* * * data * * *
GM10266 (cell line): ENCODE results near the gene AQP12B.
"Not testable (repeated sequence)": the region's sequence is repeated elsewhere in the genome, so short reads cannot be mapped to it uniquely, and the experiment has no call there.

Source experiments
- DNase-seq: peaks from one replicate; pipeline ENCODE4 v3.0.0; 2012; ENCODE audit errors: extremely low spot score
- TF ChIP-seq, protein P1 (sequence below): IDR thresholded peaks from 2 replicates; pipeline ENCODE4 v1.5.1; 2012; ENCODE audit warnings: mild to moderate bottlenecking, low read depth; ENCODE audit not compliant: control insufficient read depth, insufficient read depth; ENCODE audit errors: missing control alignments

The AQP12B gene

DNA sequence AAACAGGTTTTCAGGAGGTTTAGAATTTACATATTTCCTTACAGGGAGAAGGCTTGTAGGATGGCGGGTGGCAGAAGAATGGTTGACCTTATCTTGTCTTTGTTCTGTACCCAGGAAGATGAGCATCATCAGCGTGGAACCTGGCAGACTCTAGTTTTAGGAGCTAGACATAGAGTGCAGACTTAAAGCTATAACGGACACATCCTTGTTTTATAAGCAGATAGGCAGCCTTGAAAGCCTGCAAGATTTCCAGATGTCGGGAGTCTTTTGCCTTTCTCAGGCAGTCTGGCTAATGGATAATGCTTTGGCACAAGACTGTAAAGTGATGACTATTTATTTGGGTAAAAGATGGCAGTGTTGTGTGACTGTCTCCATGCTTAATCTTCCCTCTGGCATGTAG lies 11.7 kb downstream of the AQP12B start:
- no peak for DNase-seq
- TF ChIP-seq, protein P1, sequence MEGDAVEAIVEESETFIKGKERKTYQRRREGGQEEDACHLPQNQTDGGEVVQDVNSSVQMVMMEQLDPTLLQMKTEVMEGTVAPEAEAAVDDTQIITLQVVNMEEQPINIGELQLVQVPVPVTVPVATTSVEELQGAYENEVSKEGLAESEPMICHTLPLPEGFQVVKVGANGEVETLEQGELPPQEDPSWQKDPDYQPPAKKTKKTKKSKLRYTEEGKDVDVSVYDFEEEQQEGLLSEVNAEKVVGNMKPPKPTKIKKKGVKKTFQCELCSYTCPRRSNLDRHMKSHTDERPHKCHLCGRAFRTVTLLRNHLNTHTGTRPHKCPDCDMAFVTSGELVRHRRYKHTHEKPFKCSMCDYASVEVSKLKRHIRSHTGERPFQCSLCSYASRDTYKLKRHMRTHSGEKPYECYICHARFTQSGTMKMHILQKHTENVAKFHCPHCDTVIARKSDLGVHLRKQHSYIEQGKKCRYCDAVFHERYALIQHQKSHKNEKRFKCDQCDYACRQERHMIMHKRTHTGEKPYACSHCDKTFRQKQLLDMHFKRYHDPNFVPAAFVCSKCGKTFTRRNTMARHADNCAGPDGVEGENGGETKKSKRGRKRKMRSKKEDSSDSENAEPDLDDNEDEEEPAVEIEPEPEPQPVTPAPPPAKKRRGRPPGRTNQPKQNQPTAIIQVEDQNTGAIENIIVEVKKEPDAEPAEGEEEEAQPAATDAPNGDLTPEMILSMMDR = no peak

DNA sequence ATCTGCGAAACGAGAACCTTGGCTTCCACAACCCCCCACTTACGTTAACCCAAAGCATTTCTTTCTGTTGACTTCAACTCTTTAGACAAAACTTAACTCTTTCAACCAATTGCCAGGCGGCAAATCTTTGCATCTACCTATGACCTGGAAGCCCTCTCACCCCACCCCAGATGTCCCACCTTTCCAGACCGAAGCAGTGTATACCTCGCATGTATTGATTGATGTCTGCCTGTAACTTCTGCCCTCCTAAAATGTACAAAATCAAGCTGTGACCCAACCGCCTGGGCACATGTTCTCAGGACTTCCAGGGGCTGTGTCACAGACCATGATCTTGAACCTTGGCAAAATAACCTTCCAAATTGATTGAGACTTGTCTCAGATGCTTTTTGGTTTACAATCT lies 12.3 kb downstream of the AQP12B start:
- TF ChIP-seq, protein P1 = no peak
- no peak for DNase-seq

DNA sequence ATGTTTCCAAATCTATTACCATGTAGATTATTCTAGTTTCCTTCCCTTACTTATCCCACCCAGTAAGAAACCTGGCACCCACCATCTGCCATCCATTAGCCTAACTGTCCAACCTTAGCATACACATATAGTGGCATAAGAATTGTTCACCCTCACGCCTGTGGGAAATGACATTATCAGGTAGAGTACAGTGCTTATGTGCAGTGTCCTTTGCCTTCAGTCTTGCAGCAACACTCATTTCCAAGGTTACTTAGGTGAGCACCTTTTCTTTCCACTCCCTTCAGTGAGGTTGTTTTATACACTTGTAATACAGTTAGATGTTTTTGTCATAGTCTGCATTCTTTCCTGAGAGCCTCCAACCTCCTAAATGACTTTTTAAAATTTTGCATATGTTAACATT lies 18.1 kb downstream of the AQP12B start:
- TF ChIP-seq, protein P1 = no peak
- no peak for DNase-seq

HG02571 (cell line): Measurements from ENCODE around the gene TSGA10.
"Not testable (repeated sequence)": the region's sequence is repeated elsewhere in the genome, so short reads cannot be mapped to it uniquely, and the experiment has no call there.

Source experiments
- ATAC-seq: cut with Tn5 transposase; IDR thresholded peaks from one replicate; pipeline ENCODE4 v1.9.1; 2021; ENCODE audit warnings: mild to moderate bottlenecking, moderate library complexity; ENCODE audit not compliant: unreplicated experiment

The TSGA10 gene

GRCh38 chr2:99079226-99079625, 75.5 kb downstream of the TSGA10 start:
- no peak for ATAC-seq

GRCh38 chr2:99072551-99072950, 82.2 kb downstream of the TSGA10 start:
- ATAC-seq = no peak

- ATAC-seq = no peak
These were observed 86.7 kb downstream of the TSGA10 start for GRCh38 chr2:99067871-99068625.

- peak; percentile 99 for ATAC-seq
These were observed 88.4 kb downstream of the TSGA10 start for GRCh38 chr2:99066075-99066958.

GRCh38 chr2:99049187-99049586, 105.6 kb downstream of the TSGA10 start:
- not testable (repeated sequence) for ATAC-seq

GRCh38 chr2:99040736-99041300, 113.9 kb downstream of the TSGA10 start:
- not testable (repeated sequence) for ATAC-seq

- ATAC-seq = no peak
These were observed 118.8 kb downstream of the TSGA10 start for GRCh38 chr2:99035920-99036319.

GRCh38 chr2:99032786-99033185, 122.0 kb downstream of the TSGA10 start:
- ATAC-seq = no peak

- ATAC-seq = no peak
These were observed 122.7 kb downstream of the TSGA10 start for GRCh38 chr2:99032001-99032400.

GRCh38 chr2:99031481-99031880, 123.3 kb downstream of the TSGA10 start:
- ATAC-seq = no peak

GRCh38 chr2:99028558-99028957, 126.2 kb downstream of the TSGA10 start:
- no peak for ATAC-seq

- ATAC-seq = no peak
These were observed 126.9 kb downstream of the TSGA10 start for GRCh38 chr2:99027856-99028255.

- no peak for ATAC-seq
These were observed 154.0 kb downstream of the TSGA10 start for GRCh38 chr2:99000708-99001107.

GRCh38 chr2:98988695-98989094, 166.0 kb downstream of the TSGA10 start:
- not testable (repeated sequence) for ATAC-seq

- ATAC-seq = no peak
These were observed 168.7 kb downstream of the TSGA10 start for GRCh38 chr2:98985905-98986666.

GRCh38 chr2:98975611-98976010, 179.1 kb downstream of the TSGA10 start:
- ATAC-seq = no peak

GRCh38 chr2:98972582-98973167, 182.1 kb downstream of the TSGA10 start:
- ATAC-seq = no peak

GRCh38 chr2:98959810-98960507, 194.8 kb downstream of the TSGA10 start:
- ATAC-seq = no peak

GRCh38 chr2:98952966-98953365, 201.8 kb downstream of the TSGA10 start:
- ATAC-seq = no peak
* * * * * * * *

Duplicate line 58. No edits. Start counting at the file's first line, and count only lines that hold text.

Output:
- ATAC-seq = no peak